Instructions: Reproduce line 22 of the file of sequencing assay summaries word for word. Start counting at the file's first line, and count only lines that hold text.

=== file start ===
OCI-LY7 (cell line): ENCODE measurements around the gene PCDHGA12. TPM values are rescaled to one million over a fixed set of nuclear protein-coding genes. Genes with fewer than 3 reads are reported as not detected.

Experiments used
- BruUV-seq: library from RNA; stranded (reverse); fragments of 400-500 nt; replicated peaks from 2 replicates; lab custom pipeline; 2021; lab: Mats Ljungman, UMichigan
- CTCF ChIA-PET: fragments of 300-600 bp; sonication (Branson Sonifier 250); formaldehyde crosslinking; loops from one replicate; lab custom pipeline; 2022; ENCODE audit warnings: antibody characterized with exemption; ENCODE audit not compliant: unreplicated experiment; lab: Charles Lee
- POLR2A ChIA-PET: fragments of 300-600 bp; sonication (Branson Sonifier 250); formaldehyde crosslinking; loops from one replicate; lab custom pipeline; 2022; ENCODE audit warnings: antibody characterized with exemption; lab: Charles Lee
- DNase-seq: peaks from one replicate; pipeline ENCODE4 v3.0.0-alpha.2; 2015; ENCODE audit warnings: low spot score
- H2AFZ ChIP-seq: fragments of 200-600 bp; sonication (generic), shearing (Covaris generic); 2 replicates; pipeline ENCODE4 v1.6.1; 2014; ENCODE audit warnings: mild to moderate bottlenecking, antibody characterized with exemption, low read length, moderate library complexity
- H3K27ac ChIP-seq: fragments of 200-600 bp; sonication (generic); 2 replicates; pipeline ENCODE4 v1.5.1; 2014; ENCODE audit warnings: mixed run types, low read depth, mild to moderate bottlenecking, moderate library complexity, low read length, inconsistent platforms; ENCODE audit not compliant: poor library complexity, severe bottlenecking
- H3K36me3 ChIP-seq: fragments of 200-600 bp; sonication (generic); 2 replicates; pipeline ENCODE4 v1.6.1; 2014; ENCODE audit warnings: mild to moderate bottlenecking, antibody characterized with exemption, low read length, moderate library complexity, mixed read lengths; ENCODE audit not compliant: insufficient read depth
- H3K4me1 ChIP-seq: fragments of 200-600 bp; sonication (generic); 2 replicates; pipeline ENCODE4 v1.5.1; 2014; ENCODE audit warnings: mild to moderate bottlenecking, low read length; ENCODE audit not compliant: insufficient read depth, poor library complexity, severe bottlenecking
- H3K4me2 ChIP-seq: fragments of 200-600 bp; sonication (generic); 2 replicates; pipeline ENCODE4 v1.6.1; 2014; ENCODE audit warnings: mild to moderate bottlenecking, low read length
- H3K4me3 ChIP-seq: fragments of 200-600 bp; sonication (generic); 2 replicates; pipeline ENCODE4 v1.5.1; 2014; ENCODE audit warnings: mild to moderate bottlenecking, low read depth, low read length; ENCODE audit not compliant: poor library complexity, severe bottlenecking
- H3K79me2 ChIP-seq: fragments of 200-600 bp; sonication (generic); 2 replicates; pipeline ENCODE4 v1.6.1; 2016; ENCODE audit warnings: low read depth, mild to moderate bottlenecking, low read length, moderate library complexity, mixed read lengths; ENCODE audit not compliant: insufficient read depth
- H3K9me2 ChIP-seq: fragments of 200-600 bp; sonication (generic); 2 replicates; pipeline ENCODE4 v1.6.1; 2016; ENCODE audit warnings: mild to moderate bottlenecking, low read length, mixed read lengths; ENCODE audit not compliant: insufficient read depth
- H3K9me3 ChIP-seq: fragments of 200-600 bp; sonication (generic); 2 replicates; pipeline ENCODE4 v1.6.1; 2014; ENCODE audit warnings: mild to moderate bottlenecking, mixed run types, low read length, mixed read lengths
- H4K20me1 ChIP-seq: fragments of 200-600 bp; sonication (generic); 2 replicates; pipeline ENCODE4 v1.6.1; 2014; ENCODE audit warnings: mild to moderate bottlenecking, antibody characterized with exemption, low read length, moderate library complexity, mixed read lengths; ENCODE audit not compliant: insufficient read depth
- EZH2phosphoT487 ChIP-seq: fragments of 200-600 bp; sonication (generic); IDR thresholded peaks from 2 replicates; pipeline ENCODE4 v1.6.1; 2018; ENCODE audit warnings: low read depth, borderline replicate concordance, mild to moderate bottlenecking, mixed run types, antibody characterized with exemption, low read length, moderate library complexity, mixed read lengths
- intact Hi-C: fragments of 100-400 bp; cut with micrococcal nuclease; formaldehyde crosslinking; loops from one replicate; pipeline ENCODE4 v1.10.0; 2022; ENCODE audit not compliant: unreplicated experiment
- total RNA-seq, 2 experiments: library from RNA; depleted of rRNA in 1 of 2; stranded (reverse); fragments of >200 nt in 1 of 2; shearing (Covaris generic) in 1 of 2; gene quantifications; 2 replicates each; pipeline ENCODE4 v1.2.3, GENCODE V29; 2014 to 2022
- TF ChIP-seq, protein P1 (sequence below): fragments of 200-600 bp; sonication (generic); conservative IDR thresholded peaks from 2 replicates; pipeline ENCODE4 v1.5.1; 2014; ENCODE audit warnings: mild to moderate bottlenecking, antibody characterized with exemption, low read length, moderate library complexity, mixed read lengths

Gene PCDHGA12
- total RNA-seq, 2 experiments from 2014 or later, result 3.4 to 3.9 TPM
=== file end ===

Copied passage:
- total RNA-seq, 2 experiments from 2014 or later, result 3.4 to 3.9 TPM